The French Navy's goal is to operate a force of four ballistic missile submarines (comparable with the Royal Navy's Vanguard-class submarines), of which two are expected to be on patrol at any given time.
|Le Triomphant||9 June 1986||26 March 1994||21 March 1997|
|Le Téméraire||18 December 1993||21 January 1998||23 December 1999|
|Le Vigilant||January 1996||19 September 2003||26 November 2004|
|Le Terrible||24 October 2000||21 March 2008||20 September 2010|
On 3 February or 4 February 2009, Le Triomphant collided with the Royal Navy submarine HMS Vanguard; the Royal Navy boat received damage to the outer casing in the area of the missile compartment on the starboard (right) side and suffered very visible dents and scrapes. Le Triomphant was reported to have proceeded to Brest under her own power, submerged, but with damage to her active sonar dome under her bow.
A ballistic missile submarine is a submarine capable of deploying submarine-launched ballistic missiles (SLBMs) with nuclear warheads. The United States Navy's hull classification symbols for ballistic missile submarines are SSB and SSBN – the SS denotes submarine, the B denotes ballistic missile, and the N denotes that the submarine is nuclear powered. These submarines became a major weapon system in the Cold War because of their nuclear deterrence capability. They can fire missiles thousands of kilometers from their targets, and acoustic quieting makes them difficult to detect, thus making them a survivable deterrent in the event of a first strike and a key element of the mutual assured destruction policy of nuclear deterrence.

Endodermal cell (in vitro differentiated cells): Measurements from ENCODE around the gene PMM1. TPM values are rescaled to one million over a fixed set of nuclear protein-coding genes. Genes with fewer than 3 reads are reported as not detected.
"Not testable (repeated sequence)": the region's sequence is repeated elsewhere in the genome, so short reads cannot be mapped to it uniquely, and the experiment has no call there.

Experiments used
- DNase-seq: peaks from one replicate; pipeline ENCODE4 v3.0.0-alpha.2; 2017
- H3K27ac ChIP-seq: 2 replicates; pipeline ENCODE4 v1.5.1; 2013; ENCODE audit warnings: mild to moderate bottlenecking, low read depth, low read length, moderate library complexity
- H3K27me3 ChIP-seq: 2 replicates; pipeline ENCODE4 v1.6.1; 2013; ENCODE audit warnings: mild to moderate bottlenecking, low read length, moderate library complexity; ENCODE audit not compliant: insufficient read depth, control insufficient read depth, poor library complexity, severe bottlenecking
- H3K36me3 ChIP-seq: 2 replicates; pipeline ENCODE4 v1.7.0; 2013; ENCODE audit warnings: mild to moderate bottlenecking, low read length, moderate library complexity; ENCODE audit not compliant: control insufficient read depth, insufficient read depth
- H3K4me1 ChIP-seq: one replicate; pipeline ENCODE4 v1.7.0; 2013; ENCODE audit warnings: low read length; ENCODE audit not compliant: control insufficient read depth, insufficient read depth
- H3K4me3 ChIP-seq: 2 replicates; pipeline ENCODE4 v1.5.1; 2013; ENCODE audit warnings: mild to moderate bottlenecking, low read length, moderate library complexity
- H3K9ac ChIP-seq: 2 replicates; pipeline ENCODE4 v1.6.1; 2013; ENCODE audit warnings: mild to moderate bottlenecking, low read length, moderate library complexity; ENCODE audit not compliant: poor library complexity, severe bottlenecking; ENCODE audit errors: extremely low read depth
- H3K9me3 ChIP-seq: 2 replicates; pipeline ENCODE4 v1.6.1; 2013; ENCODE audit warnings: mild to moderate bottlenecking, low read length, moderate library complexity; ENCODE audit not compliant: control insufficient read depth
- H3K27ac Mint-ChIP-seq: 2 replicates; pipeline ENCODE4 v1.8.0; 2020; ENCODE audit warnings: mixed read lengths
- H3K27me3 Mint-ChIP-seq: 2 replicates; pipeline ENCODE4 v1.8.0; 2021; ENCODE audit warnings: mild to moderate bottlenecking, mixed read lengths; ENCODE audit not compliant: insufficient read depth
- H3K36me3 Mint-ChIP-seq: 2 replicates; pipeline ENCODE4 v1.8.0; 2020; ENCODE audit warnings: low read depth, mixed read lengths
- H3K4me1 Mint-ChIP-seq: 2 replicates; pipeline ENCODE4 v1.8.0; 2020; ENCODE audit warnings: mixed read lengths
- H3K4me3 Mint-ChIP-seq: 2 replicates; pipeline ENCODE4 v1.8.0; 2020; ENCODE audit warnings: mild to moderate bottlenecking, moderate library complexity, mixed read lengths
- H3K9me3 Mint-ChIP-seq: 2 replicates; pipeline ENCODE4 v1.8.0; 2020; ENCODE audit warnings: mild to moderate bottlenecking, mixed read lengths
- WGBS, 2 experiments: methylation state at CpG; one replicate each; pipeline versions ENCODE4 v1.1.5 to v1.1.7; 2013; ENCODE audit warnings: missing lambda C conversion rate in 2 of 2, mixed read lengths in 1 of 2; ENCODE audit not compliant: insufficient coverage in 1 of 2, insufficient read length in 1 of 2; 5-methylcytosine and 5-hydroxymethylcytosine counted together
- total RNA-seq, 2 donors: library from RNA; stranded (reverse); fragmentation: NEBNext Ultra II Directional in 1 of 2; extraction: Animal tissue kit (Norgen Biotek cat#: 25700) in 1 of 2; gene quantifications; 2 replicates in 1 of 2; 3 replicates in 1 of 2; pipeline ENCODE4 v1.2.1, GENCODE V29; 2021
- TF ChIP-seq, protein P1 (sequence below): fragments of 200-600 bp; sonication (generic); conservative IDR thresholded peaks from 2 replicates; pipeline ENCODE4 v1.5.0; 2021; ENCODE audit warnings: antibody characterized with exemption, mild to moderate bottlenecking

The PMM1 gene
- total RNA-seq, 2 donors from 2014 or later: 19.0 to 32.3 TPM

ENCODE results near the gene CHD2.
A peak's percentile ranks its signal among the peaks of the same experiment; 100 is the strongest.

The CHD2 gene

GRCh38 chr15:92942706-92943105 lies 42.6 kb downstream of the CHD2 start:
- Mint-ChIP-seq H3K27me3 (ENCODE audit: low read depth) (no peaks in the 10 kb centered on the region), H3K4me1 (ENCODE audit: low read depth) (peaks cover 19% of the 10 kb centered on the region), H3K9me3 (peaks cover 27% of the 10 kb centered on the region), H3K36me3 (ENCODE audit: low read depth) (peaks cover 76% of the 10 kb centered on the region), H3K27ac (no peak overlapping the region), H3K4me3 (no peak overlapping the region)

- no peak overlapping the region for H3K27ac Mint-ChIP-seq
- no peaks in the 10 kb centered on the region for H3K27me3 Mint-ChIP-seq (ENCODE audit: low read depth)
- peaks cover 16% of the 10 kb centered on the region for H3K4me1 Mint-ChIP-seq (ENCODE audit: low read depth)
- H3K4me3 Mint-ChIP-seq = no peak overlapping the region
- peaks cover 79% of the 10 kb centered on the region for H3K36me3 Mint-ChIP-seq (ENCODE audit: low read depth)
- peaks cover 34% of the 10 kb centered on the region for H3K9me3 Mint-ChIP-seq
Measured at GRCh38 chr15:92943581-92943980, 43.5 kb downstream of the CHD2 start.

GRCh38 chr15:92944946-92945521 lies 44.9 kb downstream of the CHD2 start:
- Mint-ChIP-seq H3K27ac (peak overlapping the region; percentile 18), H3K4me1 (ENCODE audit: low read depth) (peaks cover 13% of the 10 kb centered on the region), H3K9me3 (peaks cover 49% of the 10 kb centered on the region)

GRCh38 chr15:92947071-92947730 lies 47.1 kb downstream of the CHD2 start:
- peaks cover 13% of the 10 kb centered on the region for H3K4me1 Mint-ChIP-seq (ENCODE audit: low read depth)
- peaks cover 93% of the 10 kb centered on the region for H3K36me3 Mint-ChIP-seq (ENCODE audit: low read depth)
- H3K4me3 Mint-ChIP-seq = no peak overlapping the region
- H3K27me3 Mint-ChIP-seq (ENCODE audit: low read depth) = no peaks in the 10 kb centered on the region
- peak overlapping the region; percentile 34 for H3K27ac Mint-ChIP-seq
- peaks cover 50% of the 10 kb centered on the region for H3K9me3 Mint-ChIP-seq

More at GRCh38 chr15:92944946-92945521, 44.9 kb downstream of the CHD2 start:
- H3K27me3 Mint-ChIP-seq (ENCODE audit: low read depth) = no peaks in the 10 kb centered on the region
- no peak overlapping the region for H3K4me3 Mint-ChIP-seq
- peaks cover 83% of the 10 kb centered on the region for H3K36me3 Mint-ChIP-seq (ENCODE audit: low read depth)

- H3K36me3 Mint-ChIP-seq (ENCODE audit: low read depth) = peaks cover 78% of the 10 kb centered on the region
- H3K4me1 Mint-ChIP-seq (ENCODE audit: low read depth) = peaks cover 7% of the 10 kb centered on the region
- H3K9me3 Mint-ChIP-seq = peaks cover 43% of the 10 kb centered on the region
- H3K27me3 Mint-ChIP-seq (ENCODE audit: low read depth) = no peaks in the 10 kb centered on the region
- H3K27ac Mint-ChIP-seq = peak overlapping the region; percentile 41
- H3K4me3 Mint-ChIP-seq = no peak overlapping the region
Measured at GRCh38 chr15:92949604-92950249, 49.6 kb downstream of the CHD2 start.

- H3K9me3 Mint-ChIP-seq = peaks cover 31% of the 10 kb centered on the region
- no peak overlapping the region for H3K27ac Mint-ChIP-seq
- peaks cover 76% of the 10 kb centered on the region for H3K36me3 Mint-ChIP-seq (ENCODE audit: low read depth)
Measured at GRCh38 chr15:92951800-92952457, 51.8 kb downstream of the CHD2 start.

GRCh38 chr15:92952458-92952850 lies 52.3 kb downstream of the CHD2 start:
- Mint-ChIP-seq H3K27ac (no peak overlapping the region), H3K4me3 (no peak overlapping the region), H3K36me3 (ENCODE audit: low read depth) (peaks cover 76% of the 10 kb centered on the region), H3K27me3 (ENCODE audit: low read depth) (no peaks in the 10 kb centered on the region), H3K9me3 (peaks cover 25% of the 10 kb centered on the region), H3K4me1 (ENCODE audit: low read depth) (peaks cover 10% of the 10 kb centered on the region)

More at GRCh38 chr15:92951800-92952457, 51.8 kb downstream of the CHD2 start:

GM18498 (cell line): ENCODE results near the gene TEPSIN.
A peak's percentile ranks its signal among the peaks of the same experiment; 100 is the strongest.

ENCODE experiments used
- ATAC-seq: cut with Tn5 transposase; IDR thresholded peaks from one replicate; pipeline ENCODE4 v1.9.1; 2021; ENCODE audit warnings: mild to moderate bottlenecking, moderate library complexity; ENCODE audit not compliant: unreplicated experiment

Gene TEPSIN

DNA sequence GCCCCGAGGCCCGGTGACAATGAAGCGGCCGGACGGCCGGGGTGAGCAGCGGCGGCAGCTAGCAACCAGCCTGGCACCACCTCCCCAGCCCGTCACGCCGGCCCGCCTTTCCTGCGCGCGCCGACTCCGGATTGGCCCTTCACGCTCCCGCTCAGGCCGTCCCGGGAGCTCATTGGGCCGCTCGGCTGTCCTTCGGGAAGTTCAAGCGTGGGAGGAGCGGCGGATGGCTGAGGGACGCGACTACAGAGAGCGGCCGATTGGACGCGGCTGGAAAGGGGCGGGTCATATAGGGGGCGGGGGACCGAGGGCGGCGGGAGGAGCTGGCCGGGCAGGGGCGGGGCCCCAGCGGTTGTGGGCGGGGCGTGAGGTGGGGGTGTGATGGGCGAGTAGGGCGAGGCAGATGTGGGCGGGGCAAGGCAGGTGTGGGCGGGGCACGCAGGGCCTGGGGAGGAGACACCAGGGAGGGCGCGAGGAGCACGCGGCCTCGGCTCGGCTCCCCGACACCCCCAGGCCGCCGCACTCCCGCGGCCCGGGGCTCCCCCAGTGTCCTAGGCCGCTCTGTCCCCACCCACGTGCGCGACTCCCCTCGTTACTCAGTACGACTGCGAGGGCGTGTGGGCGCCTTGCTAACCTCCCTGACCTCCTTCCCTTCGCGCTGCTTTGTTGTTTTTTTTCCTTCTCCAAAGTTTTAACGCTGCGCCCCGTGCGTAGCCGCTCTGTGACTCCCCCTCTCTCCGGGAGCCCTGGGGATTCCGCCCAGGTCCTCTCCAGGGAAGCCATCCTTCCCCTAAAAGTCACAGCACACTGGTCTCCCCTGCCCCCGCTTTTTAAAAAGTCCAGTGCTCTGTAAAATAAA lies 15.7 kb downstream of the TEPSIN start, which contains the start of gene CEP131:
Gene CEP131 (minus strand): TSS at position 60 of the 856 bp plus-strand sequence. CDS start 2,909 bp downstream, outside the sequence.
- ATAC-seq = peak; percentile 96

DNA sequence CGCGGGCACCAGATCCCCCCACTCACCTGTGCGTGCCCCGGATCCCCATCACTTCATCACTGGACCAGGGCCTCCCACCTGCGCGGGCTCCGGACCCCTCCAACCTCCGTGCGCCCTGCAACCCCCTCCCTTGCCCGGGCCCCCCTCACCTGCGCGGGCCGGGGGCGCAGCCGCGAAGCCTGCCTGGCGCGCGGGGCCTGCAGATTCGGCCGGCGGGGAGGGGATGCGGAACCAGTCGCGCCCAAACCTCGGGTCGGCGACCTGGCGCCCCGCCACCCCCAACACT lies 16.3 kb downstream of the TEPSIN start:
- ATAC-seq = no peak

The Force de frappe, or Force de dissuasion after 1961, is the designation of what used to be a triad of air-, sea- and land-based nuclear weapons intended for dissuasion, the French term for deterrence. The French Nuclear Force, part of the French military, is the third largest nuclear-weapons force in the world, after the nuclear triads of the United States and the Russian Federation.